A study has been developed to test for depression in teenagers through a blood test. Teenage years are the best time to detect depression. According to researchers, rates of depression disorders jump from 2 to 4 percent in pre-adolescent kids to 10 to 20 percent by late adolescence.
The new blood test was developed by a scientist at Northwestern School of Medicine in Chicago and the main goal is to replace the current method of diagnosing depression. With the new testing, researchers believe they can also recognize different types of depression. Doing so can help doctors give more personalized treatments. “I think it would be more accurate to diagnose depression with a blood test,” said Dr. Eva Redei. “The hope is that not only can these tests identify who is depressed, but they also potentially discriminate between different types of depression.”
Study author Dr. Eva Redei, a professor of psychiatry and behavioral sciences at Northwestern University Feinberg School of Medicine, said in a written statement, “Right now depression is treated with a blunt instrument. It’s like treating type 1 diabetes and type 2 diabetes exactly the same way. We need to do better. This is the generation, the age group that needs the most help.”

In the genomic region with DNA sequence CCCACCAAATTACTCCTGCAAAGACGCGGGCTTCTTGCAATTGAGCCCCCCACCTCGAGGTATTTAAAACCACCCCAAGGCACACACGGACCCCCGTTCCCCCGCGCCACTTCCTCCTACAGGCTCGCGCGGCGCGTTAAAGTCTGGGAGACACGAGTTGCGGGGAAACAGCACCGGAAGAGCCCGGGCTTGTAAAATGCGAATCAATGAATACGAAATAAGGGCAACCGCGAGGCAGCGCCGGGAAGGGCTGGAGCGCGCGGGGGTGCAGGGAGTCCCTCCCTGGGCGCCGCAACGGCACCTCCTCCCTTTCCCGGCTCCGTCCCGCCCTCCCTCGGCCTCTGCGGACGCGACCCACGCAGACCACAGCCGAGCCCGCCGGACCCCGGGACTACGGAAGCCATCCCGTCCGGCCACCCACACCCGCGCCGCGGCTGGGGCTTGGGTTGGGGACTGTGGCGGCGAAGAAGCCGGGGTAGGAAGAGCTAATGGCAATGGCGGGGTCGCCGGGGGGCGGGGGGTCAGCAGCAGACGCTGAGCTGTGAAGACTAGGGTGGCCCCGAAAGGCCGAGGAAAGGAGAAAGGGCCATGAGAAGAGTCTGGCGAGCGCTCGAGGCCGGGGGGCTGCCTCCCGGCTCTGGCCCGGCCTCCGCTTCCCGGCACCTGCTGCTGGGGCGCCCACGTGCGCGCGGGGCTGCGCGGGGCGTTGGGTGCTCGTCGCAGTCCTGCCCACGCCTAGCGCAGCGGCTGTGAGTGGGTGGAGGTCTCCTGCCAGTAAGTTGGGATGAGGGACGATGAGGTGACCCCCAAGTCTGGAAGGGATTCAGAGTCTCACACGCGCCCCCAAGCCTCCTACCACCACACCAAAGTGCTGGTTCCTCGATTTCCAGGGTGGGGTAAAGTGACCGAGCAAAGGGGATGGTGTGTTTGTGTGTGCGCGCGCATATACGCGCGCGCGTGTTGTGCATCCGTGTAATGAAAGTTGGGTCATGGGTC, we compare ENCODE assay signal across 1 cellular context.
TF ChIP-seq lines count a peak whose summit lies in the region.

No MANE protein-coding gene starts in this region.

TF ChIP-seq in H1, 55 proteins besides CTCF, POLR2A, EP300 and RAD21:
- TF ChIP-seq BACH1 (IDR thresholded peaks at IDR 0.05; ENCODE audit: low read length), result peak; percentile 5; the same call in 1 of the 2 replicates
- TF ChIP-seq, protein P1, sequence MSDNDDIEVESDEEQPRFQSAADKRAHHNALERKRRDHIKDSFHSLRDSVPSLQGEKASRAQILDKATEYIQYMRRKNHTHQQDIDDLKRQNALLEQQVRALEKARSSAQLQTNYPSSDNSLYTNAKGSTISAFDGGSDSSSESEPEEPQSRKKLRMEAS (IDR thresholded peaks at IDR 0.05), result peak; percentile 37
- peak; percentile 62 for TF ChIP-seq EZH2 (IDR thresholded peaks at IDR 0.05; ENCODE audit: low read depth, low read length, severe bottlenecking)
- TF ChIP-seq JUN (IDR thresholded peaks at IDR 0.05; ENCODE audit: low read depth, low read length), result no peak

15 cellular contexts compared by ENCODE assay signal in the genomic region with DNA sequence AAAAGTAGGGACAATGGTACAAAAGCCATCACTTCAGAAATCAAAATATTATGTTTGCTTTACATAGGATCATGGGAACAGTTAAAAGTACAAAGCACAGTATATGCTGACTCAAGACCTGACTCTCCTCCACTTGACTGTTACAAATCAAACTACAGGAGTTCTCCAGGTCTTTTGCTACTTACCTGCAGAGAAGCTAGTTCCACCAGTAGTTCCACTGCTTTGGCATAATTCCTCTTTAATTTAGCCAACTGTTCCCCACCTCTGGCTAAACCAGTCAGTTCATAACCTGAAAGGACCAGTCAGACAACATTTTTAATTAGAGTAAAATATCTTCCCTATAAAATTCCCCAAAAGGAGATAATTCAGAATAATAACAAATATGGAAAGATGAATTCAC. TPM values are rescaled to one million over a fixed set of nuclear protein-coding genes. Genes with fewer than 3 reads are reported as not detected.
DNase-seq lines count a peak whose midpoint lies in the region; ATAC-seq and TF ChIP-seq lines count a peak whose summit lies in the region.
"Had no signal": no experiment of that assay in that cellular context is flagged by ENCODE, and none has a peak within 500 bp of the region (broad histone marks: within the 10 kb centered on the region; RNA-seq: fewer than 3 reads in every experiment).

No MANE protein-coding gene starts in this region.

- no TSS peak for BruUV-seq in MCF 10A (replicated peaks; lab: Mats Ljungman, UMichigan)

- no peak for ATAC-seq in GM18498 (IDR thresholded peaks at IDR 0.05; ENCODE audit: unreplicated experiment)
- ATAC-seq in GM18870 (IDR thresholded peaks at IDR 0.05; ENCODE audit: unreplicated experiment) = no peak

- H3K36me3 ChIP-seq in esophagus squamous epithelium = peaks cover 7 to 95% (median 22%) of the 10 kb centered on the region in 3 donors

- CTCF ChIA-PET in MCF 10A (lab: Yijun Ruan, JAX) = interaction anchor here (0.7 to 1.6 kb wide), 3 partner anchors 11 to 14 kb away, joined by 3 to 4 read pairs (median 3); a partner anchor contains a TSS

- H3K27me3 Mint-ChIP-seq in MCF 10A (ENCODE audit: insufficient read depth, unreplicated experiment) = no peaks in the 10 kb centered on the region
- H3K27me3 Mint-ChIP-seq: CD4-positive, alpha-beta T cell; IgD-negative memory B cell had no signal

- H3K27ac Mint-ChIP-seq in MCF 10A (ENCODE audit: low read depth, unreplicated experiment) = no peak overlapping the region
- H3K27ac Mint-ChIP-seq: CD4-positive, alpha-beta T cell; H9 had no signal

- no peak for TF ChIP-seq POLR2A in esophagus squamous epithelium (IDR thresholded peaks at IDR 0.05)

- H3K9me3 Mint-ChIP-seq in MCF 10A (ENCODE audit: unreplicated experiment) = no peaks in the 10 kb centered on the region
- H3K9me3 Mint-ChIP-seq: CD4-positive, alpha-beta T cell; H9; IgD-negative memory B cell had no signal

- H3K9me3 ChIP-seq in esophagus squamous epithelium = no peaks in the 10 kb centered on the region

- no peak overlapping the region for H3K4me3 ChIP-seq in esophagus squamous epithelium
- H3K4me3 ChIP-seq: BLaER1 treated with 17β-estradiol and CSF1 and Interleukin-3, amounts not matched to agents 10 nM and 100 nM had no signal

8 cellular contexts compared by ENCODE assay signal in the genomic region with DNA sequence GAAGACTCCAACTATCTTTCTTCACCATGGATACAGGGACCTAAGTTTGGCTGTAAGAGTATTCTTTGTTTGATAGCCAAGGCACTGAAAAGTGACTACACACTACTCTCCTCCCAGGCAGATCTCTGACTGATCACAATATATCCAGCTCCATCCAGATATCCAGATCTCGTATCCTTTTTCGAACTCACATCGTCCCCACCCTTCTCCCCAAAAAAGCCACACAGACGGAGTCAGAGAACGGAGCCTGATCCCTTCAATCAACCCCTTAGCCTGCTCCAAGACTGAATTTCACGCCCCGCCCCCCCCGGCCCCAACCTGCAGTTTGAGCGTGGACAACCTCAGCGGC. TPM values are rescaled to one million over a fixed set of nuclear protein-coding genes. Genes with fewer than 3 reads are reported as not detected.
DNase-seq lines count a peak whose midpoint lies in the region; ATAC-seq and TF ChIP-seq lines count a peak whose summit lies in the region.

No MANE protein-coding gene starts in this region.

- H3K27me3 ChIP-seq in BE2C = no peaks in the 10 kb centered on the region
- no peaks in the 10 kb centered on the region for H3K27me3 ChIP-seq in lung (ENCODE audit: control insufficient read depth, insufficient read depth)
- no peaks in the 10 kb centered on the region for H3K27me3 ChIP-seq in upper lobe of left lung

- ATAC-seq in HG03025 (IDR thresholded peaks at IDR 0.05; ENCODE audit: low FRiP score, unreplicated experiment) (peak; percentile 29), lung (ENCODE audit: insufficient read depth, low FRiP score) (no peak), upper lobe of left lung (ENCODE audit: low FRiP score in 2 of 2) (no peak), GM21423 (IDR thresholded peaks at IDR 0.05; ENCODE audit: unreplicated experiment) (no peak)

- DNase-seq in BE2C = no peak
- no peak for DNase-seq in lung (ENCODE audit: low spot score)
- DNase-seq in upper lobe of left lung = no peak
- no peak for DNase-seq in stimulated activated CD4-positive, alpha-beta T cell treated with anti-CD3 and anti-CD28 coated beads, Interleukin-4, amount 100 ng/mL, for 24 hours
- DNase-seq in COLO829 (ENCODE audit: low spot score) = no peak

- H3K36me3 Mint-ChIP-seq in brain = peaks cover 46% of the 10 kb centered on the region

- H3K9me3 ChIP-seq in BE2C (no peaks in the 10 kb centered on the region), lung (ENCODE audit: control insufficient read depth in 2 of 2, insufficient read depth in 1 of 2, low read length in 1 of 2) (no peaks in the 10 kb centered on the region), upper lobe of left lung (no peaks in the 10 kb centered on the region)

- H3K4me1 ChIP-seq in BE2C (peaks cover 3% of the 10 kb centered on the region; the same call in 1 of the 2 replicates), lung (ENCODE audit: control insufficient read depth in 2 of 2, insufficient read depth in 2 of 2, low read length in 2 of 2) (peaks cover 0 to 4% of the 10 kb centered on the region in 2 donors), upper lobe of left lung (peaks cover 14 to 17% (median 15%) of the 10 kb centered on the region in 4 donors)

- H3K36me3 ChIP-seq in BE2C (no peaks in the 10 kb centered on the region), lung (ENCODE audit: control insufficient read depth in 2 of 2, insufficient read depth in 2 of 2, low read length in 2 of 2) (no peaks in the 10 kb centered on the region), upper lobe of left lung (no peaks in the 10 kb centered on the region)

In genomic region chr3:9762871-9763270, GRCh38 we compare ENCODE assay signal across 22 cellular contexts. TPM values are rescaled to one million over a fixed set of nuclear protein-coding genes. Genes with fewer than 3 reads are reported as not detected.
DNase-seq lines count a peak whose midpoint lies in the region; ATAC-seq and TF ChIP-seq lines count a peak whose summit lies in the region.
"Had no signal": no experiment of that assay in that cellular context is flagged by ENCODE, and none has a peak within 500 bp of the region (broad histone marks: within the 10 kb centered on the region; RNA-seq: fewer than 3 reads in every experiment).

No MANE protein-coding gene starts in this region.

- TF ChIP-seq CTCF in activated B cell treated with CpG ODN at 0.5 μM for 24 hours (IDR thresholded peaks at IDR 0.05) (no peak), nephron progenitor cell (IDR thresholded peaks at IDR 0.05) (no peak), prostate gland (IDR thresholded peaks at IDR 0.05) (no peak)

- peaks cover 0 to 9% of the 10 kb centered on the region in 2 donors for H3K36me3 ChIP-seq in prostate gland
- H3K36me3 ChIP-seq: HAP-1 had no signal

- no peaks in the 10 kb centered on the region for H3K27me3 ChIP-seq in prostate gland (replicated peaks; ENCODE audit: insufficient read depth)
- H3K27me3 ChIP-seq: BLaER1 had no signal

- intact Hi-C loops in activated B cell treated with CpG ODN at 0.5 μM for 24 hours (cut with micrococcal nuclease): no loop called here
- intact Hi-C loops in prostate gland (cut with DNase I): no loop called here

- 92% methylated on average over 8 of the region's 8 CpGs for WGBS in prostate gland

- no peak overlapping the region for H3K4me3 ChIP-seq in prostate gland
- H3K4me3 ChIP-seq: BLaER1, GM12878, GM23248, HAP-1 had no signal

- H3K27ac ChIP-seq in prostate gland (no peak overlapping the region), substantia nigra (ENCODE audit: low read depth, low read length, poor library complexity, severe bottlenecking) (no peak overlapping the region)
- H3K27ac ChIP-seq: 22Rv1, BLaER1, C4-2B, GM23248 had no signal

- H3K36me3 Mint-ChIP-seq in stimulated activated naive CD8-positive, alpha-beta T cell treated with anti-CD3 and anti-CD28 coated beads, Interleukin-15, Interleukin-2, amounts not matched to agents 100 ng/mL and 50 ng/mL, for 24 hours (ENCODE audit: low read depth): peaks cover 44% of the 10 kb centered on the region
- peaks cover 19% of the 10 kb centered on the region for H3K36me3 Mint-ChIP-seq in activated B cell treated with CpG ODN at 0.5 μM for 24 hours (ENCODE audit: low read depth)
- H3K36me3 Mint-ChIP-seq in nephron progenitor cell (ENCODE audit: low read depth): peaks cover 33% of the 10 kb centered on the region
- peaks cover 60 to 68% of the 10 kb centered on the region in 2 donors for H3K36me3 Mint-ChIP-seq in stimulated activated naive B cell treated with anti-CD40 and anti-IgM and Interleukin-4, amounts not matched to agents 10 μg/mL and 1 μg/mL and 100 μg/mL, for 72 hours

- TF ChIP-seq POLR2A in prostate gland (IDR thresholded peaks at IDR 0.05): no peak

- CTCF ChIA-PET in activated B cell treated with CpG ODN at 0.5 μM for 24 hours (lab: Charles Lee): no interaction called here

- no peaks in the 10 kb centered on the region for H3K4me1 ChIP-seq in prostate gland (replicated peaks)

Dr. Eva Redei’s team of researchers took a look at 14 teenagers with untreated depression and 14 non-depressed teens, in the Chicago area, between 15 and 19 years old. The researchers then ran the experimental blood test looking for 26 genetic markers that was identified earlier in rat studies. Upon comparing depressed teens with non-depressed ones, the researchers distinguished 11 genes that may be linked to depression.
Dr. Eva Redei said in the statement, “These 11 genes are probably the tip of the iceberg because depression is a complex illness. But it’s an entree into a much bigger phenomenon that has to be explored. It clearly indicates we can diagnose from blood and create a blood diagnosis test for depression.”